AHA Member Spotlight: Bethany Antos
AHA members are involved in all fields of history, with wide-ranging specializations, interests, and areas of employment. To recognize our talented and eclectic membership, AHA Today features a regular AHA Member Spotlight series.
Bethany Antos is an archivist at the Rockefeller Archive Center in Sleepy Hollow, New York. She lives in Ossining, New York, and has been a member since 2008.
Alma maters: BA (history and communication arts), Gordon College, 2005; MA (history), Western Connecticut State University, 2010
Fields of interest: Short answer: They change many times a day!
Long(er) answer: I work directly with over 100 researchers each year (many of whom visit the archive center in person), in addition to interacting with the 400+ researchers who visit us annually. Each researcher’s topic is unique and nuanced, and it is my job to help them navigate our collections and find the materials that are relevant to their project. For instance, in the morning, I might be wrangling with family planning programs in India, at lunchtime I might be investigating the Rockefeller Foundation’s refugee scholar rescue efforts during World War II, and before I leave for the day, I might venture into the Ford Foundation’s human rights initiatives in Brazil.
When did you first develop an interest in history?
My initial interest in history was born out of a love of reading. As a child, I read voraciously. Although I have a vague recollection of reading biographies of Harriet Tubman and Amy Carmichael, for the most part, my tastes ran towards fiction (still do!). Nevertheless, even my fiction books provided glimpses into history that piqued my curiosity.
My 7-year-old self first learned of World War II through the relocation of the Pevensie children in C.S. Lewis’ The Lion, the Witch and the Wardrobe. My 9-year-old self related to American Girl Molly McIntire on a deep spiritual level (oh, the agonies of living with stick-straight nondescript brown hair and glasses!) and also experienced life on the American home front. My 11-year-old self encountered the British Empire (and many a murder) while travelling around England and the world with Agatha Christie and her sleuths.
As I grew older and sat through more history classes in school, it eventually clicked that I could place the characters and situations I read about within actual—real!—historical contexts. I discovered that I loved finding out about history, with all its quirky details and broad themes.
Have your interests evolved since graduation? If so, how?
Both my undergraduate and graduate degrees were pursued with the intent of applying them in an archival setting. Upon graduation from college, I was hired by the Rockefeller Archive Center (RAC) to work as a processing and reference archivist. (“Processing” is the intellectual and physical arrangement and description of a collection.) Processing and reference go hand-in-hand: if a collection is poorly organized, or the folder titles are confusing or meaningless, the reference archivist cannot help the researcher find the relevant files. Having a broad understanding of history, as well as an understanding of how historical research is conducted, is vital to being a good archivist.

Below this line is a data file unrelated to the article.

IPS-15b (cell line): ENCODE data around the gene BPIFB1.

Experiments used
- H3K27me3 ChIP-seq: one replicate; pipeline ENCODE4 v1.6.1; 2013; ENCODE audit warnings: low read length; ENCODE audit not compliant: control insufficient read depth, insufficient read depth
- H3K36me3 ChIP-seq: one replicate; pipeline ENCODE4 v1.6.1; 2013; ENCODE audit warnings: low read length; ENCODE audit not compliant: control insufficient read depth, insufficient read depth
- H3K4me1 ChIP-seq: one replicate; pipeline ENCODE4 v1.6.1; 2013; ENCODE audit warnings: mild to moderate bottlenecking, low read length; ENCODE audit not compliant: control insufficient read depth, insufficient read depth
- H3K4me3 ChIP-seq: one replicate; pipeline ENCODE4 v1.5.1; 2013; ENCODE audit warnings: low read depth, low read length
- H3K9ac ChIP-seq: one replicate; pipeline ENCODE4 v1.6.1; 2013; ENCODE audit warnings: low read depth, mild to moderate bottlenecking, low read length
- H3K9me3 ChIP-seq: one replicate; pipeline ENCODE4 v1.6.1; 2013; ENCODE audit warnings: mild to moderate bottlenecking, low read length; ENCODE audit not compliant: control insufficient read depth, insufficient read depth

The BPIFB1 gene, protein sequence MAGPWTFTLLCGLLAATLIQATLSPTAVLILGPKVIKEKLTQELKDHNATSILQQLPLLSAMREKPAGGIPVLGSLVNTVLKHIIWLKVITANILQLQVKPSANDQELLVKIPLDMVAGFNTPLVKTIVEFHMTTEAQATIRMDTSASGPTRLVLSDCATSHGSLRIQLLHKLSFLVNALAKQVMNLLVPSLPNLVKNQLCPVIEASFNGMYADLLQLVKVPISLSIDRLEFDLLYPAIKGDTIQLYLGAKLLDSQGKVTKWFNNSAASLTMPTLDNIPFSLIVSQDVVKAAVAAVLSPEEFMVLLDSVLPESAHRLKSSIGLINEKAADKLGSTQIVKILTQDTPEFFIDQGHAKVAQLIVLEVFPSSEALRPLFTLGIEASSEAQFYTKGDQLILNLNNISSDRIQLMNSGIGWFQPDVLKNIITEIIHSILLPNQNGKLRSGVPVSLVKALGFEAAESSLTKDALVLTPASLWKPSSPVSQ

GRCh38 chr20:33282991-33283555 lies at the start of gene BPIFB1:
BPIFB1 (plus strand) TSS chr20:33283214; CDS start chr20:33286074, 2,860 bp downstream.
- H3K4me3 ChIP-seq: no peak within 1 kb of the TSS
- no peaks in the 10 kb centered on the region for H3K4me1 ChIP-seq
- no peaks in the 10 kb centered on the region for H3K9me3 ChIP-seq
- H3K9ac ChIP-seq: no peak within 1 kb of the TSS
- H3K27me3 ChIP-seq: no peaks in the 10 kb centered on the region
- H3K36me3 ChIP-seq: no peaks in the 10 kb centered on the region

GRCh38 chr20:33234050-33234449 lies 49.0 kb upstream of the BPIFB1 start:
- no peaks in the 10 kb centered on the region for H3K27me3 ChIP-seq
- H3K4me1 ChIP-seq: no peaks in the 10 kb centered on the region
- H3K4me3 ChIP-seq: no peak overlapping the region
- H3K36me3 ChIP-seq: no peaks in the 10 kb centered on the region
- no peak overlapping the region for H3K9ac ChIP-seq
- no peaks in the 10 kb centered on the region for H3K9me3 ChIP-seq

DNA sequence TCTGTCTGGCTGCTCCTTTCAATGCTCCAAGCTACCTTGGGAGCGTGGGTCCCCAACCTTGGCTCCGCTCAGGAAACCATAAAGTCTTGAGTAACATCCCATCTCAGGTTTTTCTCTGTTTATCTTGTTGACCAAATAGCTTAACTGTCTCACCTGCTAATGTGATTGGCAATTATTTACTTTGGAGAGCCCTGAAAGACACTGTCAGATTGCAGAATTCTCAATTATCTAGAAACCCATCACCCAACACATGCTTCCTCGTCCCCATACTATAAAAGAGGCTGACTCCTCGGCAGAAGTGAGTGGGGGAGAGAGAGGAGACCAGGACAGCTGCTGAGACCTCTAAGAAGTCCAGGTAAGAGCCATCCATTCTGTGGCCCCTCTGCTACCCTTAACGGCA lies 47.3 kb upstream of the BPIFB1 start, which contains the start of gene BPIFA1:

Why have you continued to be a member of the AHA?
I have found that paying attention to AHA helps me to gauge trends in historical research, so that I can speak intelligently to my researchers’ topics when they visit the archive center.
Do you have a favorite AHA annual meeting anecdote you would like to share?
I have been able to attend three AHA annual meetings since I became a member, and it is hard to tell which I enjoy more—attending sessions that include researchers who have done research at the archive center, or attending sessions that have absolutely nothing to do with the materials at the archive center!
It is always a pleasure to reconnect with archive center researchers; to hear where their research has taken them (both physically and topically), and to see how their findings at the RAC contributed to their project as a whole. Though it may seem silly, I spend chunks of time poring over the annual meeting program, highlighter and pen in hand, scribbling “RAC researcher” or, even more satisfying, “Bethany’s researcher” next to the entries.
However, as fun as that is, I can honestly say that I find equally enjoyable the opportunity to attend sessions that I know nothing about, other than that they sound interesting or weird or just plain quirky! I have always found the AHA presenters and audience to be gracious, especially to those who might not have a background in their subject. I would encourage everyone at the next AHA meeting to step out of their area of expertise at least once. Pick a random session! Meet people with completely different interests! You might find a new passion!
Other than history, what are you passionate about?
This question could sound a bit like a dating website one, but we will give it a go anyway. I generally eschew long walks on the beach, but I do like to eat out at restaurants … chain restaurants. A few years ago, a friend introduced me to Korean dramas (with subtitles, of course), and they acted as a gateway into the world of Korean pop music, to which I am now more or less addicted. I remain a fan of Doctor Who (both the classic and current versions—Tom Baker is my doctor!), and in between all these, I manage to squeeze in watching some baseball (Yankees and Mets), football (Jets and Giants), and even golf and NASCAR.
This post first appeared on AHA Today.
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